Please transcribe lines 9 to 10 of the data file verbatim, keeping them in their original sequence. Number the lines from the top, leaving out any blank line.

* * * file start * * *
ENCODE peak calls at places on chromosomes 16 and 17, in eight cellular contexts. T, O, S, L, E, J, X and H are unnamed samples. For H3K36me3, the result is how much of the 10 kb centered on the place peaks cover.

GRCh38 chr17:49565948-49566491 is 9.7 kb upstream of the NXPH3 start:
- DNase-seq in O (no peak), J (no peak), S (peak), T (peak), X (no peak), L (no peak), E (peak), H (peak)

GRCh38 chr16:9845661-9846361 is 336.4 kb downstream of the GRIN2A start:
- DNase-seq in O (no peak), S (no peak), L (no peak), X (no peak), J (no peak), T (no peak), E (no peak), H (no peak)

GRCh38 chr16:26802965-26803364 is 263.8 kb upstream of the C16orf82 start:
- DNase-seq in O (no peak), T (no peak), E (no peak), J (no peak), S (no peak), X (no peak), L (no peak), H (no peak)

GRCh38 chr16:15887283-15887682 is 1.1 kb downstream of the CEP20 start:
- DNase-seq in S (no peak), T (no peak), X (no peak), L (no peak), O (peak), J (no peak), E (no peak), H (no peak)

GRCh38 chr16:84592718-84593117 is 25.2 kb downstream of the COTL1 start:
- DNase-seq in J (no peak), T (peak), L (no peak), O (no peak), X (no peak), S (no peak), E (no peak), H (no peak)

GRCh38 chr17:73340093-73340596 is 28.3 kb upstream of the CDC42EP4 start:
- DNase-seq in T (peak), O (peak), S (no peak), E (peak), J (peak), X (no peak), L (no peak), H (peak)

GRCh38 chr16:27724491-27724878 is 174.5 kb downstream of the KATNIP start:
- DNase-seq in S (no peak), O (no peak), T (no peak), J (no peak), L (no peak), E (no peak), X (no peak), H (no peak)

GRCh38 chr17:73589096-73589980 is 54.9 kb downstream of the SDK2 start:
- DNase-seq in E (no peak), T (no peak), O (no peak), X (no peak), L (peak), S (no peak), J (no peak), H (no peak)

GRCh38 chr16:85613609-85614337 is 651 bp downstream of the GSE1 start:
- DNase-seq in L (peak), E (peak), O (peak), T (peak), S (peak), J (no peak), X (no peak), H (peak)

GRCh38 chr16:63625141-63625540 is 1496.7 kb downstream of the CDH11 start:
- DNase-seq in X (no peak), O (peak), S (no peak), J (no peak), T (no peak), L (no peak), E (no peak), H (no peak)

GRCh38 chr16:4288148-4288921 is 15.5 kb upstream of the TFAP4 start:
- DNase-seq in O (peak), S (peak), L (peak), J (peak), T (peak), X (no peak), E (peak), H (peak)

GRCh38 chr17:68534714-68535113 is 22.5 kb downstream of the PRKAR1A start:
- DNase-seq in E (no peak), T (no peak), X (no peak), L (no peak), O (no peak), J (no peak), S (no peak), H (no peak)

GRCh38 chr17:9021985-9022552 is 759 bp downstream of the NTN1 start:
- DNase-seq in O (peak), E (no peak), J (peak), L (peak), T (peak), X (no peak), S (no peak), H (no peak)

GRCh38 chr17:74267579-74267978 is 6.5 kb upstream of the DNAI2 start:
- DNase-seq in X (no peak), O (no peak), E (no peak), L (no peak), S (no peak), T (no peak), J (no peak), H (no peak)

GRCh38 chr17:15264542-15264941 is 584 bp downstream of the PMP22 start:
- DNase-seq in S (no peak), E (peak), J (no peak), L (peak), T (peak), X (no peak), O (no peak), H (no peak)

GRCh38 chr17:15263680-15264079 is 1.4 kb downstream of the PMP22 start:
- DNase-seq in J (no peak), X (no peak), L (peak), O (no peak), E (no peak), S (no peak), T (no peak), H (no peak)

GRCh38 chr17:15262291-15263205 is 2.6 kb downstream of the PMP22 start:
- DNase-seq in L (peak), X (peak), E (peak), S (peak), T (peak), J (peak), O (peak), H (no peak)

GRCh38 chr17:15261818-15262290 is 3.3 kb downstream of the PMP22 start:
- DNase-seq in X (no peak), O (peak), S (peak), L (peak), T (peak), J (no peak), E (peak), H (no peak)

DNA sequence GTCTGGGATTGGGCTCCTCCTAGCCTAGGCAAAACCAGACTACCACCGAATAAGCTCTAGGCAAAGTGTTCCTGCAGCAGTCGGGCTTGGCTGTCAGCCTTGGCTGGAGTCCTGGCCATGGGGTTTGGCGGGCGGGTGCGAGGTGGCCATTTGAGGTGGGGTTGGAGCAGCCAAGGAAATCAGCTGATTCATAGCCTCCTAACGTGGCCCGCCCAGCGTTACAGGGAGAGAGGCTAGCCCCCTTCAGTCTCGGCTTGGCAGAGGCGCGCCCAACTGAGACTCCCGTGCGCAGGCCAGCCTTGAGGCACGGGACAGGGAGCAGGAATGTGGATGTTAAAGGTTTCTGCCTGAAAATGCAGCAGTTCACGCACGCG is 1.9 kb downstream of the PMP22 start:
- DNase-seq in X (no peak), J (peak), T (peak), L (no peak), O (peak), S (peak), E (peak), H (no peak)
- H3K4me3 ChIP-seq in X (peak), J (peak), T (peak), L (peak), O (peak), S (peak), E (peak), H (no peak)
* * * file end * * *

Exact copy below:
- DNase-seq in S (no peak), T (no peak), X (no peak), L (no peak), O (peak), J (no peak), E (no peak), H (no peak)

GRCh38 chr16:84592718-84593117 is 25.2 kb downstream of the COTL1 start: